U.N. official: More than 90 dead in Syria, many of them children
AMMAN, Jordan, and BEIRUT — More than 90 people, a third of them children, were killed in what appeared to be the worst violence against civilians in Syria since a U.N.-backed cease-fire went into effect last month, the chief of the United Nations mission in Syria said Saturday.
The casualties were the victims of artillery and tank shells, the U.N. said, strongly suggesting that the government of President Bashar Assad was the likely culprit in the Friday attack.
The killings took place in the district of Houla, a collection of small towns and villages in the central province of Homs, which has been the epicenter of the 14-month rebellion against Assad.
Gruesome video posted online purported to show bloody and battered corpses, including many children.
Observers dispatched to the scene counted more than 90 bodies, Maj. Gen. Robert Mood, chief of the U.N. team in Syria, said in a statement that did not blame either side for the killings.
"Whoever started, whoever responded and whoever carried out this deplorable act of violence should be held responsible," Mood said in a statement issued in Damascus, the Syrian capital.
Opposition activists blamed the government for shelling the restive region starting Friday. The state-run news agency blamed "armed terrorists" for attacking authorities and civilians in the town of Teldo.
Each side in the Syrian conflict has repeatedly accused the other of committing "massacres' of civilians, obscuring the identity of the perpetrators in a conflict that has left at least 10,000 people dead, including civilians and security personnel. The government has limited access to foreign observers and journalists, making it hard to determine who is behind the killings.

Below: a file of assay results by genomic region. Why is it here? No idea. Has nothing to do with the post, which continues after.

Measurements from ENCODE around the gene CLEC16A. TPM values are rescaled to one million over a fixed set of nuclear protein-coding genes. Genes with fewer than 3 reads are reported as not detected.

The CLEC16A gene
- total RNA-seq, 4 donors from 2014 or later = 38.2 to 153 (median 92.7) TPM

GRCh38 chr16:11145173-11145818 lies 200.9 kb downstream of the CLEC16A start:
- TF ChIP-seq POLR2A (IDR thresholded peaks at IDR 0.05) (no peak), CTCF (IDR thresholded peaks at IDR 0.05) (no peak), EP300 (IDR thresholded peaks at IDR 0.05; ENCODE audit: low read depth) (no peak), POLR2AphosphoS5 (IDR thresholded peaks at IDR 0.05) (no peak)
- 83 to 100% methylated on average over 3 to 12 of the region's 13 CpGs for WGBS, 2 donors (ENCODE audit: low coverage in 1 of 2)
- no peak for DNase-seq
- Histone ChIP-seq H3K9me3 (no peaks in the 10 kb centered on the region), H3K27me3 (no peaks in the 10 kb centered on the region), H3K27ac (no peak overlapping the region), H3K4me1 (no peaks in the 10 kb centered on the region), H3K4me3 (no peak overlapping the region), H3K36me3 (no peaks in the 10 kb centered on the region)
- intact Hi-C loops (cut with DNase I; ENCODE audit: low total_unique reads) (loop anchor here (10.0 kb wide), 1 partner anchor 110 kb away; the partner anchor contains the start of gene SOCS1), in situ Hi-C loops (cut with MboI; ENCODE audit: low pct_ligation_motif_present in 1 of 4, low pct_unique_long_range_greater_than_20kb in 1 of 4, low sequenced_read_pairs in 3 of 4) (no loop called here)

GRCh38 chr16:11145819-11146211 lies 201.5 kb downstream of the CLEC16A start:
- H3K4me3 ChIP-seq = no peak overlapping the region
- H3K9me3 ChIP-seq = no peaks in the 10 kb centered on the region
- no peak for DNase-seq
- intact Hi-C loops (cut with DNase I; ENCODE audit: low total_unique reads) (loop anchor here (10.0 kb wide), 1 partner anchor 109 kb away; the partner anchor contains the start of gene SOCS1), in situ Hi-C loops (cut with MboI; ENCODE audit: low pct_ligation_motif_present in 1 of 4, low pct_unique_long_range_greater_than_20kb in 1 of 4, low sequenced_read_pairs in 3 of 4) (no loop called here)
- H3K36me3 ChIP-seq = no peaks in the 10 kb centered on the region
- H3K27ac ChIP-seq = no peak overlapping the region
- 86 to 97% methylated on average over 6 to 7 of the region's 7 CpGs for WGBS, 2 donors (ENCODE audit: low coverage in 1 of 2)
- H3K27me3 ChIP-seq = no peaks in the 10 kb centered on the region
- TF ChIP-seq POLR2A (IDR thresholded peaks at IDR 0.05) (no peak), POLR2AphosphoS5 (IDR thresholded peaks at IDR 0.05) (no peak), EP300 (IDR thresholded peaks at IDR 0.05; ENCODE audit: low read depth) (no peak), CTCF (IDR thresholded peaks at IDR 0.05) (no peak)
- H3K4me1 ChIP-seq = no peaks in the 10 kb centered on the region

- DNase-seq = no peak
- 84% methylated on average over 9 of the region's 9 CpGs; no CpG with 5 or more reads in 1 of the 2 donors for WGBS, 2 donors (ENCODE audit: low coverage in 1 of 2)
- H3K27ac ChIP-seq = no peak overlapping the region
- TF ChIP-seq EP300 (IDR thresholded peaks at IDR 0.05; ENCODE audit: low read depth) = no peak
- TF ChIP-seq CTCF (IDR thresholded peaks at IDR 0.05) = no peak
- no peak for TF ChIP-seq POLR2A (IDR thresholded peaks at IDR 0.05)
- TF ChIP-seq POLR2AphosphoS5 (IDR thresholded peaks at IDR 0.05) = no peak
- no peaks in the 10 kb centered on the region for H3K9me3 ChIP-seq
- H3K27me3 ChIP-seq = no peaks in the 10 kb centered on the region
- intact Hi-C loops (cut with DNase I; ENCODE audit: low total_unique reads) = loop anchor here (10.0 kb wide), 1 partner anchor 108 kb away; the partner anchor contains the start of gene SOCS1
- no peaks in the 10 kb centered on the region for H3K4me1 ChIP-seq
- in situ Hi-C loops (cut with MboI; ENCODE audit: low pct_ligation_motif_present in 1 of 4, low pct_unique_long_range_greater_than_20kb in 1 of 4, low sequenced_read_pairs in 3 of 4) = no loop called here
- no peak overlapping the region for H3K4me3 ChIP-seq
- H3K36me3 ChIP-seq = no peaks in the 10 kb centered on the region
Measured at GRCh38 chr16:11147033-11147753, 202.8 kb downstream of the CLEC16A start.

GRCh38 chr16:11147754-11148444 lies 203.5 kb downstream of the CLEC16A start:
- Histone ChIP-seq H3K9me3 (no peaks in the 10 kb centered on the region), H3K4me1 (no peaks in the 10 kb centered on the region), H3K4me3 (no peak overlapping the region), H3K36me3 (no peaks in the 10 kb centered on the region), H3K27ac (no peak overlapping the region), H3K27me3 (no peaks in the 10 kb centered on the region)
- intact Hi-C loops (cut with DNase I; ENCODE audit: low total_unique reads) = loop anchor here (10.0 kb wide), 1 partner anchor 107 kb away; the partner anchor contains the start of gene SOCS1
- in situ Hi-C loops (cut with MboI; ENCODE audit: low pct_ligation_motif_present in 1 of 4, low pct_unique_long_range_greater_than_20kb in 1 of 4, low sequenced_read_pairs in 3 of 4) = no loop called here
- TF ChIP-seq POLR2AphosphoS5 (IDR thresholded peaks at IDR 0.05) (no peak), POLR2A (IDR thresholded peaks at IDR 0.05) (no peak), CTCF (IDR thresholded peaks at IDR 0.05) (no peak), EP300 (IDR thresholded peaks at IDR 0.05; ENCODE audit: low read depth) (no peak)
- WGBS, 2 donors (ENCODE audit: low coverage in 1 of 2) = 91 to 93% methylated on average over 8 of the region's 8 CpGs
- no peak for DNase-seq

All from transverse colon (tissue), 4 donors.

But the confirmed death toll from Houla would seem to be another sign that the peace plan is fraying.
In a joint statement, U.N. Secretary-General Ban Ki-moon and his predecessor, Kofi Annan, the special envoy for Syria, condemned the killings and said an investigation had confirmed that "artillery and tank shells were fired at a residential neighborhood."
That finding would seem to support opposition allegations that the Syrian government shelled the district.
"This appalling and brutal crime involving indiscriminate and disproportionate use of force is a flagrant violation of international law and of the commitments of the Syrian government to cease the use of heavy weapons in population centers and violence in all its forms," the two U.N. officials said in a strongly worded condemnation of the incident. "Those responsible for perpetrating this crime must be held to account."
-- Patrick J. McDonnell in Beirut and Rima Marrouch in Amman
Photo: Maj. Gen. General Robert Mood, the U.N. mission chief in Syria, speaks to journalists in Damascus about the deaths the day before in the Houla district. Credit: Louai Beshara / AFP/GettyImages